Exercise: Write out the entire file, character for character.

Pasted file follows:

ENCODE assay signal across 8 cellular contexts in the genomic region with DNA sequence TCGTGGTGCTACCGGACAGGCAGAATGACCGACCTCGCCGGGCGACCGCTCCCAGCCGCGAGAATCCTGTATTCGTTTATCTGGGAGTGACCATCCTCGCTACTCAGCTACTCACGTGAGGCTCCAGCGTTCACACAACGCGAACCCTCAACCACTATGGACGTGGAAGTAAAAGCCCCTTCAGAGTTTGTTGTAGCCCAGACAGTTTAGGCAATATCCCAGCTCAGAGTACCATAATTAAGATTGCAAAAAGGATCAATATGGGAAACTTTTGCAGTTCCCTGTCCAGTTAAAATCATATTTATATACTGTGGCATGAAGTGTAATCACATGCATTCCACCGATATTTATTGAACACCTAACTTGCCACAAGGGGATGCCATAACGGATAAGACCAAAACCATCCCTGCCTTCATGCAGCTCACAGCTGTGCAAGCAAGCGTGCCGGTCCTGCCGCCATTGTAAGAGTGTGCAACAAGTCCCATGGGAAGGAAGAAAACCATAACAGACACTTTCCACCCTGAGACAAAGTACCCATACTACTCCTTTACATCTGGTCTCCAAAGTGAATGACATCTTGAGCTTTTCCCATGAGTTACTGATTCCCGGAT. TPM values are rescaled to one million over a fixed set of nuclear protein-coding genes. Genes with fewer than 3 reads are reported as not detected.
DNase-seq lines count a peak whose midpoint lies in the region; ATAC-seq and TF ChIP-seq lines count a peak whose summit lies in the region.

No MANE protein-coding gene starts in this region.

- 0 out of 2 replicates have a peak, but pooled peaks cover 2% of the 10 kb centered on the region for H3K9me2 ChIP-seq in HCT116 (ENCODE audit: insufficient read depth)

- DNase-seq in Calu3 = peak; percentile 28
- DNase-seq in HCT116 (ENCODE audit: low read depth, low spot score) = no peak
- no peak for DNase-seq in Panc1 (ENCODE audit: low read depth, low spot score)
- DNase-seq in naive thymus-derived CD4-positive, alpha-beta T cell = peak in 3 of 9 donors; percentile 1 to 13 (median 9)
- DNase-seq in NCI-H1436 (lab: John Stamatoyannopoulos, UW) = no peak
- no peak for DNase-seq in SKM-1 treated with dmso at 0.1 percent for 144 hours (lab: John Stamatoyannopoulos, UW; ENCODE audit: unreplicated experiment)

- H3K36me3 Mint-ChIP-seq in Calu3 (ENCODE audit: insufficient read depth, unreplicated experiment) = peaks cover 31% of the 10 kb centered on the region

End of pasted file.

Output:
ENCODE assay signal across 8 cellular contexts in the genomic region with DNA sequence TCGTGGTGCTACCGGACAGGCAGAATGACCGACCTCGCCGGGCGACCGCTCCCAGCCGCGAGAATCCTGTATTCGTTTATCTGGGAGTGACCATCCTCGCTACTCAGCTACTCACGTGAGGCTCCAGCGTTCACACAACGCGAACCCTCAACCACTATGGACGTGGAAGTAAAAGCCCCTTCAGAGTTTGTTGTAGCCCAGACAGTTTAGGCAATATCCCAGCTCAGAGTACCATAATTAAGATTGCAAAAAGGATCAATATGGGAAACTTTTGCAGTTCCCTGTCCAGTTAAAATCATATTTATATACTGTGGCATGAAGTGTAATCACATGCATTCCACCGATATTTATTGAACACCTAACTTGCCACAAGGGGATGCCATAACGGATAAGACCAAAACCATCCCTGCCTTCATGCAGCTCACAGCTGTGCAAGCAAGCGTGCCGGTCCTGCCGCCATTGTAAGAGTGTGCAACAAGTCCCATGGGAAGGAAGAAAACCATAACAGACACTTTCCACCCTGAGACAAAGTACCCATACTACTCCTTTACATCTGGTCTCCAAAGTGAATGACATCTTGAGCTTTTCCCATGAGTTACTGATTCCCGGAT. TPM values are rescaled to one million over a fixed set of nuclear protein-coding genes. Genes with fewer than 3 reads are reported as not detected.
DNase-seq lines count a peak whose midpoint lies in the region; ATAC-seq and TF ChIP-seq lines count a peak whose summit lies in the region.

No MANE protein-coding gene starts in this region.

- 0 out of 2 replicates have a peak, but pooled peaks cover 2% of the 10 kb centered on the region for H3K9me2 ChIP-seq in HCT116 (ENCODE audit: insufficient read depth)

- DNase-seq in Calu3 = peak; percentile 28
- DNase-seq in HCT116 (ENCODE audit: low read depth, low spot score) = no peak
- no peak for DNase-seq in Panc1 (ENCODE audit: low read depth, low spot score)
- DNase-seq in naive thymus-derived CD4-positive, alpha-beta T cell = peak in 3 of 9 donors; percentile 1 to 13 (median 9)
- DNase-seq in NCI-H1436 (lab: John Stamatoyannopoulos, UW) = no peak
- no peak for DNase-seq in SKM-1 treated with dmso at 0.1 percent for 144 hours (lab: John Stamatoyannopoulos, UW; ENCODE audit: unreplicated experiment)

- H3K36me3 Mint-ChIP-seq in Calu3 (ENCODE audit: insufficient read depth, unreplicated experiment) = peaks cover 31% of the 10 kb centered on the region